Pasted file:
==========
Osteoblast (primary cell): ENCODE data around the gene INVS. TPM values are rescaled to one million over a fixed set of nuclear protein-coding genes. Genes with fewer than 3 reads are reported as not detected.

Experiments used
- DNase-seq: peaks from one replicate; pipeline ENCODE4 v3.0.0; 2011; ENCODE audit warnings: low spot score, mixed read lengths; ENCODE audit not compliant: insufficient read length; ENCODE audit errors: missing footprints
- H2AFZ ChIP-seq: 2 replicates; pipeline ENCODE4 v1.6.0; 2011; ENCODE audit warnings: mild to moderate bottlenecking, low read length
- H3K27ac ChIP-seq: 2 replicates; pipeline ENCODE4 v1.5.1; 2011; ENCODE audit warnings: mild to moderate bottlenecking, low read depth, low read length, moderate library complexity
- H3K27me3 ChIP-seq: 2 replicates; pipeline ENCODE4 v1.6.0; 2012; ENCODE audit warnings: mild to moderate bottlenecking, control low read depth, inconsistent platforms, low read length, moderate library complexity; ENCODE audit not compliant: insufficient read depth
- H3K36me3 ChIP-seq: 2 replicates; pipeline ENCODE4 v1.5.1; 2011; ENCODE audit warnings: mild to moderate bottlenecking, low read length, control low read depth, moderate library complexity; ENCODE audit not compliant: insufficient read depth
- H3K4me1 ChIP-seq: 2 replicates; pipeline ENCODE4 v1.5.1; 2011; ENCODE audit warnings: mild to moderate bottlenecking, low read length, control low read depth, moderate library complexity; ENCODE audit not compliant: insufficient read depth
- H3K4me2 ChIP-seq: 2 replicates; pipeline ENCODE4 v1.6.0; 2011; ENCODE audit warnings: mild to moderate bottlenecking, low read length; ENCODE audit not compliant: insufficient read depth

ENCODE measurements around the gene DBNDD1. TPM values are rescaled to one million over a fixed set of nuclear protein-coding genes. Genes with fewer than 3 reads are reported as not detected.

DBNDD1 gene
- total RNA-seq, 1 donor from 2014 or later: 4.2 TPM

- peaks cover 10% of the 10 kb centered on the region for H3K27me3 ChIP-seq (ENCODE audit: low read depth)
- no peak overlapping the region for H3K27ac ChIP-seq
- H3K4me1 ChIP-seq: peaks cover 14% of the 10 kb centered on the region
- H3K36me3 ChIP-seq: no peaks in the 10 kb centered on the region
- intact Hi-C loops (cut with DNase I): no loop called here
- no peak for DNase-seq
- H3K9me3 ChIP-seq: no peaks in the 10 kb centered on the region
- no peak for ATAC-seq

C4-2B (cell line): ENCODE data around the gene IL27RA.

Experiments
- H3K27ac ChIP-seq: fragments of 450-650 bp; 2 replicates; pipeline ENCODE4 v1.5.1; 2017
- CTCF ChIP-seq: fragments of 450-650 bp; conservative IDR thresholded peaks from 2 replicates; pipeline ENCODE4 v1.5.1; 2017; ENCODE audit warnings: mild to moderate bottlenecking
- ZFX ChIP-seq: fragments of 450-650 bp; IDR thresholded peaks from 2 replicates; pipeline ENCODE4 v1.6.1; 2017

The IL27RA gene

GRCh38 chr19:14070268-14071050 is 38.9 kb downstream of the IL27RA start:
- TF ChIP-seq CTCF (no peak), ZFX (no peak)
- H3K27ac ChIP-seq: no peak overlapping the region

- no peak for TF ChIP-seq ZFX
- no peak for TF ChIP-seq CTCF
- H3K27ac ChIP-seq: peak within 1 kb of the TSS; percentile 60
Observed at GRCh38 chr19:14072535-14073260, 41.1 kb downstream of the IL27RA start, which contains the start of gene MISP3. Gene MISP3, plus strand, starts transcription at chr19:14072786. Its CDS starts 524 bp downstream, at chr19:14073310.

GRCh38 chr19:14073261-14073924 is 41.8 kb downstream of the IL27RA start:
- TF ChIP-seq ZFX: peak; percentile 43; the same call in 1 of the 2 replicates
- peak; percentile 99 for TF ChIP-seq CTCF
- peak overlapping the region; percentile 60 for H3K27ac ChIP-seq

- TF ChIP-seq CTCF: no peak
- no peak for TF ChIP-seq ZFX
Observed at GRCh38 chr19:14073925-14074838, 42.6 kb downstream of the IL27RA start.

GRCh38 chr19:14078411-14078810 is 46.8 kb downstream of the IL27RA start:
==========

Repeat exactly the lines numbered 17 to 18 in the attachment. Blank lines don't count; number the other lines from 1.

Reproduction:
- intact Hi-C loops (cut with DNase I): no loop called here
- no peak for DNase-seq